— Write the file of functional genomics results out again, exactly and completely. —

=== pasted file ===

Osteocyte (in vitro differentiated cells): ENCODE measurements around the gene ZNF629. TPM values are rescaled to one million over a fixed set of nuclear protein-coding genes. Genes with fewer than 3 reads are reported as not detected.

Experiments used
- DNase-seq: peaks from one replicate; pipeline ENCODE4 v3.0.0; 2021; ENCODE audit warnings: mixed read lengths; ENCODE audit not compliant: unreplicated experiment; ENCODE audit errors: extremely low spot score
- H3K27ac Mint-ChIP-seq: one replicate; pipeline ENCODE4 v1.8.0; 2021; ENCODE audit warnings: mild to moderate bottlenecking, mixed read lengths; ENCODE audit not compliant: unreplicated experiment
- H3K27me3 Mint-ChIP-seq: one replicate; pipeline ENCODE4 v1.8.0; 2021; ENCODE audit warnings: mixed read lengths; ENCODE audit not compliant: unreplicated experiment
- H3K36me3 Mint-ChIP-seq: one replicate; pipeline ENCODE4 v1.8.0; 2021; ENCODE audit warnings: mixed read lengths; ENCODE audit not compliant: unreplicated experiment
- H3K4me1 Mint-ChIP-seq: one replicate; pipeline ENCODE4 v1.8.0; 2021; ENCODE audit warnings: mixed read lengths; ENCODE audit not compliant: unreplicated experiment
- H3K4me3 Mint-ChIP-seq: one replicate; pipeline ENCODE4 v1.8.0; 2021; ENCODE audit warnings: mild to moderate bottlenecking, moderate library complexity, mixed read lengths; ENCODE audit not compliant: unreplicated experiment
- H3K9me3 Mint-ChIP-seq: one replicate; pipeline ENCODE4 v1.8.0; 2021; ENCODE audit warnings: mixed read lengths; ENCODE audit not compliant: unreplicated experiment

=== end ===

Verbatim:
Osteocyte (in vitro differentiated cells): ENCODE measurements around the gene ZNF629. TPM values are rescaled to one million over a fixed set of nuclear protein-coding genes. Genes with fewer than 3 reads are reported as not detected.

Experiments used
- DNase-seq: peaks from one replicate; pipeline ENCODE4 v3.0.0; 2021; ENCODE audit warnings: mixed read lengths; ENCODE audit not compliant: unreplicated experiment; ENCODE audit errors: extremely low spot score
- H3K27ac Mint-ChIP-seq: one replicate; pipeline ENCODE4 v1.8.0; 2021; ENCODE audit warnings: mild to moderate bottlenecking, mixed read lengths; ENCODE audit not compliant: unreplicated experiment
- H3K27me3 Mint-ChIP-seq: one replicate; pipeline ENCODE4 v1.8.0; 2021; ENCODE audit warnings: mixed read lengths; ENCODE audit not compliant: unreplicated experiment
- H3K36me3 Mint-ChIP-seq: one replicate; pipeline ENCODE4 v1.8.0; 2021; ENCODE audit warnings: mixed read lengths; ENCODE audit not compliant: unreplicated experiment
- H3K4me1 Mint-ChIP-seq: one replicate; pipeline ENCODE4 v1.8.0; 2021; ENCODE audit warnings: mixed read lengths; ENCODE audit not compliant: unreplicated experiment
- H3K4me3 Mint-ChIP-seq: one replicate; pipeline ENCODE4 v1.8.0; 2021; ENCODE audit warnings: mild to moderate bottlenecking, moderate library complexity, mixed read lengths; ENCODE audit not compliant: unreplicated experiment
- H3K9me3 Mint-ChIP-seq: one replicate; pipeline ENCODE4 v1.8.0; 2021; ENCODE audit warnings: mixed read lengths; ENCODE audit not compliant: unreplicated experiment